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Clamping down on crocs in Costa Rica

 

  Aug. 5, 2014

 

Murray and his team pose with a crocodile in Costa Rica.

Murray and his team pose with a crocodile in Costa Rica.

An Auburn graduate student and former "Gator Boy" who wrestled with alligators in Eufaula continues his research in Costa Rica; this time, with crocodiles.

"In terms of behavior, crocodiles seem to be a lot gnarlier than alligators," said Chris Murray, a member of the Craig Guyer lab in the Department of Biological Sciences at Auburn University, who is investigating the physiological and ecological factors that affect crocodilians within that country. "They're larger, and don't tire out nearly as fast, if ever, in some instances. They have a lot of fight and they're more nimble and flexible than your average alligator."

He is seeking solutions for crocodile population issues identified by a Costa Rican commission that studies the animals.

"What they've found recently is that there is a male bias in sex ratio, so some of their data suggests that there are too many males per female," Murray said. "There has also seemingly been an increase in attacks throughout the past few years."

Murray and his team, field technician Mike Easter of Animal Planet's television show "Gator Boys," staff of the Palo Verde Biological Research Center, Mahmood Sasa and Sergio Padilla, and others, are working to find potential management implications to combat the problem.

The team is testing hypotheses that examine why there may be an abundance of males. Some data suggests regional warming may play a role in nest temperatures and sex determination in the eggs, or the potential presence of ecotoxins within the system.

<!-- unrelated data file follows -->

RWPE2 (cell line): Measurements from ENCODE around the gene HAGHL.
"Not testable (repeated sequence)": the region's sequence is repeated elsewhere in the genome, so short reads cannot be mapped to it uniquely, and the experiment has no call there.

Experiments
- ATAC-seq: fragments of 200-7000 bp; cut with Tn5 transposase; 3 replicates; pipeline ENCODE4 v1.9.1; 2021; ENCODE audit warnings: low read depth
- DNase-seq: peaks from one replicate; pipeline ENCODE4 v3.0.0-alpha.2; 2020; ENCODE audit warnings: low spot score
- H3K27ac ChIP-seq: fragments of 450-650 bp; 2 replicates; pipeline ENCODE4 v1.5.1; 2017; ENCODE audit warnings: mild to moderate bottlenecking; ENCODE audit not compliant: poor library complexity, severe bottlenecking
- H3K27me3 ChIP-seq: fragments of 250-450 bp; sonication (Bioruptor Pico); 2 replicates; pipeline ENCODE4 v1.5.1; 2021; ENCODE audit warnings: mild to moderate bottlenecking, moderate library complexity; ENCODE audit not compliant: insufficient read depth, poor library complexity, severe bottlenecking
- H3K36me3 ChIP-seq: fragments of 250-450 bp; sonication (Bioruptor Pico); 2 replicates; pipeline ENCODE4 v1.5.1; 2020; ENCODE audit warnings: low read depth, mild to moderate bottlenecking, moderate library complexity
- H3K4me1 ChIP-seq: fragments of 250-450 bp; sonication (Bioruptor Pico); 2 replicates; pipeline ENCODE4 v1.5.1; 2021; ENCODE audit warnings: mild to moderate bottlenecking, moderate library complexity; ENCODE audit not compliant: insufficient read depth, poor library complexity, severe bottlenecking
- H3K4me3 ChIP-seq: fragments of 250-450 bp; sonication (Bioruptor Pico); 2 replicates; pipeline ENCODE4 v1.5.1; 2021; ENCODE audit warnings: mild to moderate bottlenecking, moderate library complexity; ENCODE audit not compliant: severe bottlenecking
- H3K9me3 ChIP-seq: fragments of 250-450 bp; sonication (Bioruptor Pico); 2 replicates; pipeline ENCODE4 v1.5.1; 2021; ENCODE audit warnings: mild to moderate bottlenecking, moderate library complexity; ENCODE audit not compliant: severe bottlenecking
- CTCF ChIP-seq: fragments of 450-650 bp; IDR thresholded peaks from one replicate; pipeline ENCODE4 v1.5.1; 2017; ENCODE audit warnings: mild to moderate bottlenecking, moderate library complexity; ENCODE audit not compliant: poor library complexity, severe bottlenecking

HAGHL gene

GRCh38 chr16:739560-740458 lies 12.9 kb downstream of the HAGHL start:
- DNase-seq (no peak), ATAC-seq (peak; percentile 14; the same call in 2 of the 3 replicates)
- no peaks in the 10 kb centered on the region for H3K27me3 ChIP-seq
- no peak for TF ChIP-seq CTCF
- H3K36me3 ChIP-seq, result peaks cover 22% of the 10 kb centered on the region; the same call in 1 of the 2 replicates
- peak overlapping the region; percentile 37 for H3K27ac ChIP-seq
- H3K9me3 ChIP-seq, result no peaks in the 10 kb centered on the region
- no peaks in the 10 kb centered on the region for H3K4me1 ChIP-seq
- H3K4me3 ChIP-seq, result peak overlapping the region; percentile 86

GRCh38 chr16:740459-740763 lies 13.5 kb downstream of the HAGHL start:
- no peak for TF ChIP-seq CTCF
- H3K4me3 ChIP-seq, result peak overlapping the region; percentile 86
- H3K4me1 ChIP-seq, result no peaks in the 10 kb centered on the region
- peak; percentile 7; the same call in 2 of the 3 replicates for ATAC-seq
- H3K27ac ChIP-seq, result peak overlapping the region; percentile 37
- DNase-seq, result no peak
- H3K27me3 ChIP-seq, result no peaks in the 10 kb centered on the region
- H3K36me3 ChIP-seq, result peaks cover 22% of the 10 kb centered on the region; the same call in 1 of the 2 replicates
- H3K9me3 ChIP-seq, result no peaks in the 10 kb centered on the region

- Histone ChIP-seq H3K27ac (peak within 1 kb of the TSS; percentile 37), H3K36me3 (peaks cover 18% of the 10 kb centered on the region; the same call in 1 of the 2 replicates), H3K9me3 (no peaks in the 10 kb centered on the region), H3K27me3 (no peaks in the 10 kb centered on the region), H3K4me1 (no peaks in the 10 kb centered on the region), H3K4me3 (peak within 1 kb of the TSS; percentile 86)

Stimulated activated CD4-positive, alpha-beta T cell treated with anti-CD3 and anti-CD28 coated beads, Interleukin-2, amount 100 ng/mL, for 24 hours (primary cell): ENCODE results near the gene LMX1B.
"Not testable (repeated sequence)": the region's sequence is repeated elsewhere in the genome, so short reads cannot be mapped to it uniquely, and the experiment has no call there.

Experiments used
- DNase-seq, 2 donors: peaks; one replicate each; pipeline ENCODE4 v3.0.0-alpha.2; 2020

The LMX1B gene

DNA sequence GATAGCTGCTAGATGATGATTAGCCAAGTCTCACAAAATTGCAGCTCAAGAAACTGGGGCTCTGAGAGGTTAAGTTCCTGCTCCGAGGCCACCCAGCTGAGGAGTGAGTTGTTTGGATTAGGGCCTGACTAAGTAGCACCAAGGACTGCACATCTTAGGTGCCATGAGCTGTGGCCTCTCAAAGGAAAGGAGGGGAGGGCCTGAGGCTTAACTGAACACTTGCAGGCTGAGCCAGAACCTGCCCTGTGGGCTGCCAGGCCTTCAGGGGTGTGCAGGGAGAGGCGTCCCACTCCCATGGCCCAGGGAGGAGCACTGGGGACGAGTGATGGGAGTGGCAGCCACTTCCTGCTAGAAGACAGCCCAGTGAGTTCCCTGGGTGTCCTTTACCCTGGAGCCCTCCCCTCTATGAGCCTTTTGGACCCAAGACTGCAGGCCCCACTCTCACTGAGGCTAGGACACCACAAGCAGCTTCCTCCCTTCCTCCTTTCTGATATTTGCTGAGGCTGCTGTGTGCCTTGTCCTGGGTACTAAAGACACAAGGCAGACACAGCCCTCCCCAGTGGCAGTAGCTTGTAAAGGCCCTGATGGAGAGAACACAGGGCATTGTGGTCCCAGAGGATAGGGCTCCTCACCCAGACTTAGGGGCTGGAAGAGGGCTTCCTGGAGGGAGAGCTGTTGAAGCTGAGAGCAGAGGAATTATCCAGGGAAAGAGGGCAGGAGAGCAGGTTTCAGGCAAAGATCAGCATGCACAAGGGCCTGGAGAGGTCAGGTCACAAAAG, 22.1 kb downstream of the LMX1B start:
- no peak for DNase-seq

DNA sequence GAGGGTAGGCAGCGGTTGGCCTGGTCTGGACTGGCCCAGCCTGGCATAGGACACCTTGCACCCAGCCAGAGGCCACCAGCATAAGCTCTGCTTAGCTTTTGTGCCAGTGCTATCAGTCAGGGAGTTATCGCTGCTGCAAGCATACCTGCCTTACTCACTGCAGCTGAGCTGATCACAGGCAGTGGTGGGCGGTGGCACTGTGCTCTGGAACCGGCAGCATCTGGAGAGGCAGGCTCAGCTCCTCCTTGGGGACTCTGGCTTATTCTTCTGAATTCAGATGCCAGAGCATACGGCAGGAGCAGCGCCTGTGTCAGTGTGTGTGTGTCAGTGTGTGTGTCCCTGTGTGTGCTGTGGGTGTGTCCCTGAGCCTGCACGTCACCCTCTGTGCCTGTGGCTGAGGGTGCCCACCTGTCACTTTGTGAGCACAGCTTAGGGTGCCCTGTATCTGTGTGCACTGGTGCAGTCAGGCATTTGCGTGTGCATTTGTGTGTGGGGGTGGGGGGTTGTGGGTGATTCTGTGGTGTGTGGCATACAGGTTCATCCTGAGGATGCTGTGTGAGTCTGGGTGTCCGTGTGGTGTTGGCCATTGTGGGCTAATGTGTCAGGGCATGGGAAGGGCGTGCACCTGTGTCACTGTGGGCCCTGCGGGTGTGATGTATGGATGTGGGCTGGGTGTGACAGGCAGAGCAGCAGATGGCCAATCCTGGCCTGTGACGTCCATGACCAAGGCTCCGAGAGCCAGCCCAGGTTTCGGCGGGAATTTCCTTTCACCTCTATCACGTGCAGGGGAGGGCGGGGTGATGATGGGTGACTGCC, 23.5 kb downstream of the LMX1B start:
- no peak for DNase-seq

The Palo Verde Biological Research Station, where the team is based, is located in the Guanacaste Province of Costa Rica, near the Pacific Coast, and inside the Palo Verde National Park.

"We're surveying local populations near the Tempisque and Tarcoles rivers and working with a lot of folks there to find out as much as we can," said Murray. "Members of our collaborative team are doing a lot of blood chemistry and sampling to look at glucose, stress, hematocrit and other physiological factors."

Murray's ultimate goal is to mediate the conflict between humans and crocodiles by gathering enough data to make an informed, biologically accurate decision on how the system can be relieved of any issues.

Last year, Murray worked with alligators at the Eufaula National Wildlife Refuge exploring physiological differences between sexually and non-sexually active alligators, young versus old alligators and whether there were any seasonal differences. Some of the hypotheses tested in Eufaula are being used in his current research in Costa Rica.

"We're taking a few things from the Eufaula research – nest microhabitat, canopy cover, location within a microcosm of the nest – how that affects the thermal regime inside the nest, and thus, the sex of the embryos," Murray said. "That's really the component that we've removed and replaced in Costa Rica to address more practical questions there."